Policing Political Protest: Paradoxes of the Age of Austerity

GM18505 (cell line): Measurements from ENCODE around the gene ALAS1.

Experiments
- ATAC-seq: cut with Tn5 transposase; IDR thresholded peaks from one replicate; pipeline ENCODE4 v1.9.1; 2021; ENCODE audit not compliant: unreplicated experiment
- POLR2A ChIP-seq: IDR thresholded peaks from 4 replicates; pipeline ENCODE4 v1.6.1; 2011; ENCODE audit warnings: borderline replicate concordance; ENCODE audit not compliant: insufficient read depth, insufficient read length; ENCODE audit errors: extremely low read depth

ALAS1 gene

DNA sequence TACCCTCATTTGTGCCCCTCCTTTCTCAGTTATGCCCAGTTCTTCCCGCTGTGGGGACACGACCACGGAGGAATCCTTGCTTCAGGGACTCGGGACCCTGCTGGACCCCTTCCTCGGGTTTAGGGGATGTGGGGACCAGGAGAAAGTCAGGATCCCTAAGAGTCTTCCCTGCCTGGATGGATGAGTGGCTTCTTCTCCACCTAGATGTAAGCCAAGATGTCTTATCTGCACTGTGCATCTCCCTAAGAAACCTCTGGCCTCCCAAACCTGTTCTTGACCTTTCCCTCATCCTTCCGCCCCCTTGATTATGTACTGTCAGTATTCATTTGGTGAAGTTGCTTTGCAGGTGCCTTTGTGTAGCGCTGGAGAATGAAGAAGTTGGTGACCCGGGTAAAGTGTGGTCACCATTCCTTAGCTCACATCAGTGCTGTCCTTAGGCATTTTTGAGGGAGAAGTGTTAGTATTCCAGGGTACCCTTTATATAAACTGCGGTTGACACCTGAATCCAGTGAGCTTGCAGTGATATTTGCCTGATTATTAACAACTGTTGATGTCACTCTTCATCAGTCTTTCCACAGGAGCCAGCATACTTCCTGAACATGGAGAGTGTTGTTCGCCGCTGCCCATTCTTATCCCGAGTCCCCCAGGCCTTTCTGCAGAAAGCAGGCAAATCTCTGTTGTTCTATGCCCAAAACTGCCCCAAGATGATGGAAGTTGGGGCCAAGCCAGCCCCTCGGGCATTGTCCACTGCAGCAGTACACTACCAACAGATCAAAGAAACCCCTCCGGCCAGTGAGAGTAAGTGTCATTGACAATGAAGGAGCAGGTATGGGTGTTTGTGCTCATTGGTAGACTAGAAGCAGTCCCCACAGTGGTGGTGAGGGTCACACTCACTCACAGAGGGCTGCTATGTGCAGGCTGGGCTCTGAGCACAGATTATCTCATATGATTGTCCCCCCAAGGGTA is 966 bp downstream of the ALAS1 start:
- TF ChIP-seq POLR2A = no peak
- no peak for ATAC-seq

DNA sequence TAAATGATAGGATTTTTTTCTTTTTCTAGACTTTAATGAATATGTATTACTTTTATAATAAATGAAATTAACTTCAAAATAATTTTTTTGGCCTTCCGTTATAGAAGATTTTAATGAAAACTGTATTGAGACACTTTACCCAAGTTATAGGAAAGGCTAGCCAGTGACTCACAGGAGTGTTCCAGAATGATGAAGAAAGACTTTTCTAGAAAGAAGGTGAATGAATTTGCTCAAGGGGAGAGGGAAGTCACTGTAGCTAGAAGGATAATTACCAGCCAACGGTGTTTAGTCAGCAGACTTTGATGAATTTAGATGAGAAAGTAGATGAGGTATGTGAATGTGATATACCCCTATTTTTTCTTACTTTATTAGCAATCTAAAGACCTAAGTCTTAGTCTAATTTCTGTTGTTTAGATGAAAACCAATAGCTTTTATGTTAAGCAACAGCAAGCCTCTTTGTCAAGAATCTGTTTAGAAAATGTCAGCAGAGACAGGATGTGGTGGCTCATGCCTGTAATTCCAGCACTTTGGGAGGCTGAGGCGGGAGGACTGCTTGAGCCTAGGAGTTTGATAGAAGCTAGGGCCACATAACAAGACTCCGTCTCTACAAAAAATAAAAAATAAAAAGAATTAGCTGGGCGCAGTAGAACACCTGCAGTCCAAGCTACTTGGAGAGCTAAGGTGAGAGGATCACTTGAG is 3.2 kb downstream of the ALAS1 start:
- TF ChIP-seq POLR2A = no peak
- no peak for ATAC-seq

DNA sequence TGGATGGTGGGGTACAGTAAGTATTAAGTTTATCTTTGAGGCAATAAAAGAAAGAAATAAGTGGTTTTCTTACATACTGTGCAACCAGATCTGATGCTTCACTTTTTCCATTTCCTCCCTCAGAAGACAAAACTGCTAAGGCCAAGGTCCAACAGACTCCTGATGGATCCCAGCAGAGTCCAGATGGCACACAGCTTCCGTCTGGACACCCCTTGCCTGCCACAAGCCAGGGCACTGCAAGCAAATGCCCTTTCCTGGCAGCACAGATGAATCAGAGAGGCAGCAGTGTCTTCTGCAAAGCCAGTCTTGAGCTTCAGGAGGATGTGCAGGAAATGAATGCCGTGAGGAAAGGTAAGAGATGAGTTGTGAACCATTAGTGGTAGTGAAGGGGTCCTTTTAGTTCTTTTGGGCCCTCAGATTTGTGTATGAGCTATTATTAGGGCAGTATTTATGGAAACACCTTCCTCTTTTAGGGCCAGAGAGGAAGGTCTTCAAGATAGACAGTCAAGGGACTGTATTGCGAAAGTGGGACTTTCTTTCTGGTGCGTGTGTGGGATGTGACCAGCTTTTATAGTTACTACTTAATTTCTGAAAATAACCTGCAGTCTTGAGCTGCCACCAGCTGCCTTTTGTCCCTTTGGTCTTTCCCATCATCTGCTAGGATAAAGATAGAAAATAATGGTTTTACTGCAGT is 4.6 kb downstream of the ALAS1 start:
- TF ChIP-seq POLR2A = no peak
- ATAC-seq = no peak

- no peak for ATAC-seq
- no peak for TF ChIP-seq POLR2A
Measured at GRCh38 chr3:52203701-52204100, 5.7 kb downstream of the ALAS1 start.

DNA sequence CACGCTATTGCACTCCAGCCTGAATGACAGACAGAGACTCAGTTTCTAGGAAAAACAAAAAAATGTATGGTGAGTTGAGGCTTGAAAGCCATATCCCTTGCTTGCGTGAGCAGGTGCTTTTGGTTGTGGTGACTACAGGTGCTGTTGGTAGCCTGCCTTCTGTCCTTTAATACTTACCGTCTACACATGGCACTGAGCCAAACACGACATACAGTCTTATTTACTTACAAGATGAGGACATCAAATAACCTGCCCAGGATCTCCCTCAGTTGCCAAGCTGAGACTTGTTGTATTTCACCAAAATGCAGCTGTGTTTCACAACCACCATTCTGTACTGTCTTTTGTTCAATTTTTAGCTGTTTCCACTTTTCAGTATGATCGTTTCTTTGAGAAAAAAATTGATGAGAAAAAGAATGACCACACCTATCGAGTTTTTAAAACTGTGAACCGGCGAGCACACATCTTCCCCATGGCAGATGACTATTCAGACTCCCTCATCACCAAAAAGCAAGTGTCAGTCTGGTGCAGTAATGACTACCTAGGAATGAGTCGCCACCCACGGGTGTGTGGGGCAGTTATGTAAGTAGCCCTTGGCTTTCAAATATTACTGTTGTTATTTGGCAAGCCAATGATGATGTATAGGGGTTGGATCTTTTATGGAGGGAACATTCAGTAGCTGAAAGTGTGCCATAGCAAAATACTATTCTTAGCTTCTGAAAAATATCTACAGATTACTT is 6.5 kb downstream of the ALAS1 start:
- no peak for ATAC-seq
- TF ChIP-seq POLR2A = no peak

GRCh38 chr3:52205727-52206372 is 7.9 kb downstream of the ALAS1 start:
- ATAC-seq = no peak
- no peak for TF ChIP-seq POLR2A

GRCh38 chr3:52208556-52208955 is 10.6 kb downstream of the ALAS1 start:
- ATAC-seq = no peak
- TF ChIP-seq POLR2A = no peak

"In this article, I assess the reactions of various police officials to the Occupy movement and to the underlying conditions of state fiscal austerity that themselves motivated a large proportion of Occupy protesters. I also analyze the framework several commentators used to discuss the relationship of the police to the '1%' and thus to the movement; I characterize this relationship as “instrumentalist” to indicate that the police were seen to be working at the behest of the ultra-rich. More explicitly, the framework assumes that the capitalist class, perceiving the first large-scale radical and anticapitalist movement in some time as a threat to their rule, deployed the vehicle of state power to crush the movement. In contrast, I argue that the period of increasing austerity makes plausible the instrumentalist conception of the relationship of capitalist class power and police power, particularly in the context of political protest. I suggest that the appearance of instrumentalism is better understood as an effect of the structure of state power in the present moment of austerity, which offers some hope for Occupy’s vision. Yet because it is nonetheless true that the state did crush the movement, I use this foundation to pose provocations—these emerge from questions I think are not asked by the movement’s own understanding of the conjuncture—about what the movement revealed about the emergent political and economic situation and the post-Occupy future."
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